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Friday, 26 July 2019 13:01

Robert Mueller's Testimony

Written by  Bob Serody

A Summary of the Mueller Inquiry

This is a personal summary of the hearings in the House concerning the Mueller report on Wednesday, July 24, 2019.

The House Judiciary Committee under Chairman Jerrold Nadler gathered testimony from Mr. Mueller in the morning. The outcome was expected when Republican members circled Robert Mueller like sharks trying to refute the findings in the report and shred his integrity.  They often prevented him from completing his answers with rapid-fire questions while attempting to show that Mueller was prejudiced against Trump, because members of his team had made private donations to Democratic candidates. Therefore, the Republicans claim the findings against President Trump were a political charade. This accusation prompted Mueller to respond that he selected his team based on their expertise and objectivity, not on their personal political activities.

The Democratic members attempted to show that Trump, had he not been president, would have been indicted for the crimes uncovered by the investigation. As Mueller said, much to the chagrin of Attorney General Barr and the Trump administration, had Trump not been a sitting president, he would not have been exonerated. The 448-page report was damning of actions associated with Russian collusion and obstruction. When Trump tried to have Mr. Mueller fired, this action would have been considered a criminal offense. Was the special investigation effective? Look at the many people on Trump’s staff or those associated with him during the presidential campaign who were charged with crimes and then convicted. Trump could not be charged because of Justice Department policy. Mueller asserted that the probe did not exonerate Trump. Also important was the conclusion at the end of the report. Based on the evidence, Mueller indicated that Trump could be indicted and face criminal charges following the end of his presidency.

Although the facts revealed in the Mueller inquiry were clear, it was not expected that those tuning in on the hearings were going to change their minds on Trump’s guilt or innocence. Mueller refused to answer many questions, either because they fell outside the nature of the investigation, or because the information would have revealed classified sources. The Republican members of the committee attempted to make Mueller look like he was incompetent and that his findings were just a witch-hunt.  Mueller did not appear that sharp during some of the questioning and was made by Republican questioners to appear reticent in answering more than 100 questions. However, it could certainly be argued that his reluctance in answering many of these questions was for the reasons previously cited. He also had no desire to play politics with members of the panel and was nonpartisan in his replies. He attempted to stand by the words in his report. Unfortunately, very few people are going to read a 448-page report, and so it could be argued that, as a result of the Mueller inquiry, his appearance at this inquiry had little effect on those who had already made up their minds.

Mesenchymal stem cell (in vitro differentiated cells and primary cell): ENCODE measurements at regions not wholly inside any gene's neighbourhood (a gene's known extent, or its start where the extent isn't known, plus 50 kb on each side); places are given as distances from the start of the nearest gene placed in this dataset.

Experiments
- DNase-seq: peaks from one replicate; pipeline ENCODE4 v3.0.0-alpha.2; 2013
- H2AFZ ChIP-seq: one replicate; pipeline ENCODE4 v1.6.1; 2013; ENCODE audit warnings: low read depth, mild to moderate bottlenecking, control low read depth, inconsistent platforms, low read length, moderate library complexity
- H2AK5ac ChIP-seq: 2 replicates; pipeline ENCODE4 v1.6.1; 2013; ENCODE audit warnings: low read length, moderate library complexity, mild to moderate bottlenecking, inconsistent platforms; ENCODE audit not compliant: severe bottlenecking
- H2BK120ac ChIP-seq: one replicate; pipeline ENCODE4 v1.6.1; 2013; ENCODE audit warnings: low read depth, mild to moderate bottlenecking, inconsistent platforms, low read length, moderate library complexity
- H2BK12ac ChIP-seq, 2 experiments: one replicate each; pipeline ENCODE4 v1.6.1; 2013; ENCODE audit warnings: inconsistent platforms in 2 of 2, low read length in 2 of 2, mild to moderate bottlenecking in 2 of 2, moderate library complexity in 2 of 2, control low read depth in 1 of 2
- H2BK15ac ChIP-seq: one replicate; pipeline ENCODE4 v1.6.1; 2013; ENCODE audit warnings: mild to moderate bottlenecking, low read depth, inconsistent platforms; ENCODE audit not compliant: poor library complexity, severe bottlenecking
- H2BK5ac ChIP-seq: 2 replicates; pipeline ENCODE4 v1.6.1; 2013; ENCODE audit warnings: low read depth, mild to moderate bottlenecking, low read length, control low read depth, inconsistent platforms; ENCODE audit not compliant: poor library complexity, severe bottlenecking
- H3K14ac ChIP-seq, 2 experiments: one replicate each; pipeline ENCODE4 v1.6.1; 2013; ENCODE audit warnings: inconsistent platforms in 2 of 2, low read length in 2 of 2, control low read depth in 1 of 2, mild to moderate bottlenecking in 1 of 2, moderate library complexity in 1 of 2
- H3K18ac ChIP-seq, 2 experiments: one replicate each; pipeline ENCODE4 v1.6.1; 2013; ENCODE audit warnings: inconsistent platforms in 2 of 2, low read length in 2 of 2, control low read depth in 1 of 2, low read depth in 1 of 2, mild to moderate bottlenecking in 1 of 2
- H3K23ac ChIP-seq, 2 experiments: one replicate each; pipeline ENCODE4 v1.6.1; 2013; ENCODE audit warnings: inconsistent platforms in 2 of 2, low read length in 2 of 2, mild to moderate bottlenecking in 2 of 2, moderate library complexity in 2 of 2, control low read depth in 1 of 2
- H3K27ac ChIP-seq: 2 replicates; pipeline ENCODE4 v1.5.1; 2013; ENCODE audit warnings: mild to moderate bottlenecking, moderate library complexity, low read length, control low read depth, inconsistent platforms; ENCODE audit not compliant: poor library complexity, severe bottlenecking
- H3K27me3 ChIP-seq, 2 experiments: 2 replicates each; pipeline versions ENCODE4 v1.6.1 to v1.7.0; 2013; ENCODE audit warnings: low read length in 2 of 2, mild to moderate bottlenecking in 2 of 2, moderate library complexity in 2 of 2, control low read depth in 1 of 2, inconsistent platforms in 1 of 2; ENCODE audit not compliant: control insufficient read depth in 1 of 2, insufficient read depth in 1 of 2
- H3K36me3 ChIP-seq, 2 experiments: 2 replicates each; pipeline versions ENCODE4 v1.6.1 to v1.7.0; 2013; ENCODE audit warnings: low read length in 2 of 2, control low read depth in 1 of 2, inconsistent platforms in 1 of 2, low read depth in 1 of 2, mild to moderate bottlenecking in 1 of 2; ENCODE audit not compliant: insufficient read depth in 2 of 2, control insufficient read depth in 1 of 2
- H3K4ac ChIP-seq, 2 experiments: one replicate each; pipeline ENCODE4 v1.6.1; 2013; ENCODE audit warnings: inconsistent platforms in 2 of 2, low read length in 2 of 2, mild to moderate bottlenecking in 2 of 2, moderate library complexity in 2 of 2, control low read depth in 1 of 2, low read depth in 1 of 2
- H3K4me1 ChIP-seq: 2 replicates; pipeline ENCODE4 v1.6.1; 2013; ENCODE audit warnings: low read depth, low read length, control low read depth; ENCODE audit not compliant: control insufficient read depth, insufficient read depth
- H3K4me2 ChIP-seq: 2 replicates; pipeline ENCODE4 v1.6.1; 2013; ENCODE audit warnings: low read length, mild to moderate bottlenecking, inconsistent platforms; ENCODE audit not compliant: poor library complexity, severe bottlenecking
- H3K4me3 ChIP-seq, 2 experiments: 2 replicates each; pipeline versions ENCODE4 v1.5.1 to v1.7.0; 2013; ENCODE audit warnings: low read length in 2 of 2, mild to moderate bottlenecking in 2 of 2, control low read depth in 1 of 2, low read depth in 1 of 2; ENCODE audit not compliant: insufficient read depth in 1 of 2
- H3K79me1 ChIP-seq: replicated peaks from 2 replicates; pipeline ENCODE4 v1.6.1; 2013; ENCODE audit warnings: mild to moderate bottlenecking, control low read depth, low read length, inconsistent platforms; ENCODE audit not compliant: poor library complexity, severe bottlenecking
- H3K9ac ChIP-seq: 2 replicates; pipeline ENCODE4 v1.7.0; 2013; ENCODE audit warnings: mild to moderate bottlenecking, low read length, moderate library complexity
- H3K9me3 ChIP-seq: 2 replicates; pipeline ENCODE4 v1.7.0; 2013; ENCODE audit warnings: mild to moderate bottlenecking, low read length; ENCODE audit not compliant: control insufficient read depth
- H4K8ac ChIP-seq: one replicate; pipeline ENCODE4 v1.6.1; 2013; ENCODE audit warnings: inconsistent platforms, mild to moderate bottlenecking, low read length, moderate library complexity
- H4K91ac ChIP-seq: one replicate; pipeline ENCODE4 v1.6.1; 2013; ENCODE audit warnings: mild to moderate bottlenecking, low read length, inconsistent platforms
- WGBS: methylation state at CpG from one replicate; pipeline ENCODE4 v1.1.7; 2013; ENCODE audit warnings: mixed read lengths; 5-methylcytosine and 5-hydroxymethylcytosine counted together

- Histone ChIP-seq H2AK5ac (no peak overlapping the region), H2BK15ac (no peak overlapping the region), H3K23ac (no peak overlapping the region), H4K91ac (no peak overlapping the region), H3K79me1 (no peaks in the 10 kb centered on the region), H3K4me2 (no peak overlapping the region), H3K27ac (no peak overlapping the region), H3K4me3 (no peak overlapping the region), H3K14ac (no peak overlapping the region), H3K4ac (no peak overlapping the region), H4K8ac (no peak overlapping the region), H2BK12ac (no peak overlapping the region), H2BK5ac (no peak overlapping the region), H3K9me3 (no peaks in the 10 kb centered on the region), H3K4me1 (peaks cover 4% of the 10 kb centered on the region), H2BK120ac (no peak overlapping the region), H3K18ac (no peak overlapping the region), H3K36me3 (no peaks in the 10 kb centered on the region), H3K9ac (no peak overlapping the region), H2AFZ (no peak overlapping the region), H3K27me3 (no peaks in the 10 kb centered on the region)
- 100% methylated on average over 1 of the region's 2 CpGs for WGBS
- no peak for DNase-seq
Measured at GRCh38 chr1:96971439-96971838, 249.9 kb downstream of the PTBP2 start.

The House Intelligence Committee under Chairman Adam Schiff gathered testimony from Mr. Mueller in the afternoon. Schiff painted a devastating portrait of the Trump administration in his opening remarks. Republican members could not effectively argue that many Trump associates hadn’t lied regarding their collusion with Russian officials. Mueller also had attempted to interview President Trump over a period of one year in order to uncover what he knew and whether he was directly involved in Russian collusion and obstruction. However, as the negotiations to obtain an interview with Trump dragged on, Mueller decided that he had uncovered enough evidence from Trump’s associates and dropped the attempt for an interview. There was Trump’s firing of FBI director Comey to prevent an ongoing investigation of wrongdoing. This action and the subsequent attempt by Trump to fire the special council was, according to Mueller, a criminal offence. Mueller made it clear that Trump’s position as sitting president prevented an indictment according to Justice Department policy.